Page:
Not everyone has the mind for evaluating military strategy – least of all your typical 8-year-old. But Kevin Evringham ’10 (CLAS), ’12 MA recalls standing as a child alongside his father and staring out across the geography of a Civil War battlefield in Fredericksburg, Va., knowing where the Union general had gone wrong and why the battle had ended in disaster for his soldiers.
During his youth, Evringham visited every Civil War battlefield on the East Coast with his family. With his mother having served in the Marine Corps, and his grandfather and great-grandfather in the Navy, Evringham had a family tree rooted in a tradition of military service. So it came as no surprise to his parents when Evringham, still a junior in high school, signed up to join the Navy immediately upon graduation. “Ever since I was a kid, I wanted to go into the military,” he says. “That was never a question.”
Evringham spent three years working as a cryptographer in the Navy before he left the service just a few months before 9/11, and subsequently bounced around for the next few years in a dozen unsatisfying jobs in retail, security, and life insurance sales. With hopes of eventually completing an undergraduate degree, he considered a number of different career paths, taking a few classes at a community college in his home state of Florida. But returning in one form or another to his lifelong interest in the military held strong.
“If you’re not in the military, what can you do with the military?” Evringham asked himself. He realized that working in military policy was his ideal. “I thought of the job I would want to do in a perfect world, and that would be national security advisor. Who was a national security advisor? Condoleeza Rice. So I looked her up and what her education was. All of her background is essentially international relations.”
When his wife landed a faculty position at UConn’s School of Pharmacy, she and Evringham relocated to Connecticut. Approaching age 30, Evringham could finally start his college career in earnest. He earned a bachelor’s degree through the University’s individualized major program in international relations, followed by a master’s degree in geography. Even now, as he conducts research toward his third UConn degree – a Ph.D. in geography – his knack for seeing the big picture remains at the heart of his studies.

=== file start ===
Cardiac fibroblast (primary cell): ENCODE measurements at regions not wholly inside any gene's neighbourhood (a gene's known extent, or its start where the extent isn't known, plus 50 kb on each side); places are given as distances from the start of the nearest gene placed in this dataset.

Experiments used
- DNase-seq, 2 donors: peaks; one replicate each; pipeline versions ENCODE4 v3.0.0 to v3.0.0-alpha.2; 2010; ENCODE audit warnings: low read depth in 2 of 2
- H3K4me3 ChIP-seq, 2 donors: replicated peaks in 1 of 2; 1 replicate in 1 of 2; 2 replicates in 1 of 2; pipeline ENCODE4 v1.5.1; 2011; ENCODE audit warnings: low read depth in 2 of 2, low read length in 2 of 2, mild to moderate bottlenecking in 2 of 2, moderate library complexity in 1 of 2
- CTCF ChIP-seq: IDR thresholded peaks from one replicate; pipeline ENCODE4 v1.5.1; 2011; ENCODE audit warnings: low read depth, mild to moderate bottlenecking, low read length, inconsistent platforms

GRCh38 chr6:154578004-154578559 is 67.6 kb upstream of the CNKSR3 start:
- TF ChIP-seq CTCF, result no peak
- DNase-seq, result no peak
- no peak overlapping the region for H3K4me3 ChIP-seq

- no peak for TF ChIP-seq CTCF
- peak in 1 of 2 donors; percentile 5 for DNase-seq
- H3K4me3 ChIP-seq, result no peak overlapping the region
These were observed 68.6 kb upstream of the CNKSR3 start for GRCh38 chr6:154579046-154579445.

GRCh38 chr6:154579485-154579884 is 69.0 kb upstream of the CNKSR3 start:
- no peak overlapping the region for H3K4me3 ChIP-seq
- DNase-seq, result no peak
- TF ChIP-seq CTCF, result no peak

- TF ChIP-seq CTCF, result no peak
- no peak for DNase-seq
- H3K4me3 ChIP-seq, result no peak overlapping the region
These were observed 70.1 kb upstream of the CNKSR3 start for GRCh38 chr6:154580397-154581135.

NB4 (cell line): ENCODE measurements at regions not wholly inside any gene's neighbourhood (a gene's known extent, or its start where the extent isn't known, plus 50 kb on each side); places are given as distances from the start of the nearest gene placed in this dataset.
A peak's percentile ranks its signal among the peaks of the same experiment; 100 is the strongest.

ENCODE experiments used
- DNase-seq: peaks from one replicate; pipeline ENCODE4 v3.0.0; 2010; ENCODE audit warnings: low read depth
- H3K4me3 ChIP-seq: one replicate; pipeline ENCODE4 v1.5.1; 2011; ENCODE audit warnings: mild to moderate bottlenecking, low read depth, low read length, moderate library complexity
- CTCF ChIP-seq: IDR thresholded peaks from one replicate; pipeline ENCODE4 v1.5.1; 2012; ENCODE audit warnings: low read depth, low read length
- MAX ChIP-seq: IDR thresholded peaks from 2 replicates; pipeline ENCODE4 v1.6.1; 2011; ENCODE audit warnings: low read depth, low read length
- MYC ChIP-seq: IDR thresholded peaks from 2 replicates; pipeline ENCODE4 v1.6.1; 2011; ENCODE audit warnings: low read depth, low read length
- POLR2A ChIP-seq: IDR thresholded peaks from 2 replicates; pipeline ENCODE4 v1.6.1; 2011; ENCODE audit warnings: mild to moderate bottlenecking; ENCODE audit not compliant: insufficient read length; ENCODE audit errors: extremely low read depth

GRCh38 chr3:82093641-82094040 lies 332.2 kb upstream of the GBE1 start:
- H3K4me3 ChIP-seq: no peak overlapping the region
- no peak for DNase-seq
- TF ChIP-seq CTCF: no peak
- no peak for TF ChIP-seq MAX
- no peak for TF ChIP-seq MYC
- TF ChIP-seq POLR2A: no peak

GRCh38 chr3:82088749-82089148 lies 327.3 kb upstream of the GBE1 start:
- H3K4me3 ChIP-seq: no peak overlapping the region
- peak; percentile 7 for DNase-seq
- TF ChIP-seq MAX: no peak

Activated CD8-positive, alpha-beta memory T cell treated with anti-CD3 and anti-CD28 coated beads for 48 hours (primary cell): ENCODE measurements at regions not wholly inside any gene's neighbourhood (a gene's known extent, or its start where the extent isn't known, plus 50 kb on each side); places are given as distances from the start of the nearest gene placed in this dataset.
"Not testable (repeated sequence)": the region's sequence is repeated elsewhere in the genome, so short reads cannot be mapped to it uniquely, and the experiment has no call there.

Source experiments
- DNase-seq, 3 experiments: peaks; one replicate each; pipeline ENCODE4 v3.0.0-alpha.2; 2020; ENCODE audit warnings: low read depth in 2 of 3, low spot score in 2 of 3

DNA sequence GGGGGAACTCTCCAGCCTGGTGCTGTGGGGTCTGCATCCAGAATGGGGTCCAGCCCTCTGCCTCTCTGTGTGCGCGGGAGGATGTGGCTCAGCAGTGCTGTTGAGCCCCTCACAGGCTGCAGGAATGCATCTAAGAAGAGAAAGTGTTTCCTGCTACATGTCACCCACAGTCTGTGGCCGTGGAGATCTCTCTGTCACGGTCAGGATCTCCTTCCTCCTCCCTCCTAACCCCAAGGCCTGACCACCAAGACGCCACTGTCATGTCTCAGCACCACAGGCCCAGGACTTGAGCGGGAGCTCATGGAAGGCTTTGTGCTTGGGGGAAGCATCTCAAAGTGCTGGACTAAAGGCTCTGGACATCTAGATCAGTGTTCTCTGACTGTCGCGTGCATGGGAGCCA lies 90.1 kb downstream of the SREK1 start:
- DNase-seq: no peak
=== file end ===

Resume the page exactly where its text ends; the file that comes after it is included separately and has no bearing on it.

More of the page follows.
A New NATO?
Still drawn to the realms of military strategy and policy, Evringham has focused his doctoral work on security in East Asia, outlining the feasibility and potential benefit to the United States of establishing an East Asian NATO.
“Look 20 or 30 years down the road,” he says. “What’s the world going to look like in, say, 2040? Is the United States still going to be the global hegemon? Are we still going to be the No. 1 country? Many people will say no. Many people will say China is likely to be that country. … If so, would they do it well? Twenty-seven years from now, what is the world going to look like, and what would be in the best interests of the United States?”
Through interviews with government and military officials as well as archival research at such sites as the NATO Headquarters in Brussels and the National Archives in Washington, D.C., Evringham hopes to gain insight into the intricacies behind how NATO was formed in the wake of World War II – and what it might take to recreate that scenario today to form alliances with nations across East Asia.
“The United States currently maintains several bilateral treaties with states in East Asia. There’s a Japan-U.S. security treaty; a U.S.-South Korea security treaty; a U.S.-Philippines security treaty. Why not a U.S.-Korea-Japan-Philippines-Australia-Brunai treaty?” Evringham asks. “How do you make a roomful of states agree to cooperate, and how would that translate to East Asia?”
Getting Things Done
This past summer, after accepting an invitation to present his master’s thesis – focused on the U.S. military realignment on Okinawa, Japan – at a conference in Kyoto, Evringham spent a month exploring the continent that has been so important to his studies, stopping in such cities as Tokyo, Moscow, Beijing, and even Pyongyang, North Korea.
And yet he hasn’t stopped there. Outside of traveling, conducting doctoral research, serving as a teaching assistant, and raising his nearly 4-year-old daughter, he has also found at UConn a place where he can actively make a difference in the everyday lives of his fellow student veterans. Working in the University’s Office of Veteran Affairs and Military Programs, Evringham does everything from event planning to academic advising to outreach work for hundreds of student veterans across UConn’s campuses.
“If veteran students are having any issue at the University, they should come talk to us, whether it’s academic, financial, personal, a class, a professor, it doesn’t matter,” he says. “If there’s a problem, we’re here to fix it.”
It’s precisely this distinctive resolve to seek a solution to any challenge, no matter how complex the situation, that seems to define Evringham – from the work he does with veterans to the core premise behind his Ph.D. research.
As he puts it, “For most people, you learn discipline in the service and you learn to identify how to get things done. You find a way to put a square object into a round hole.”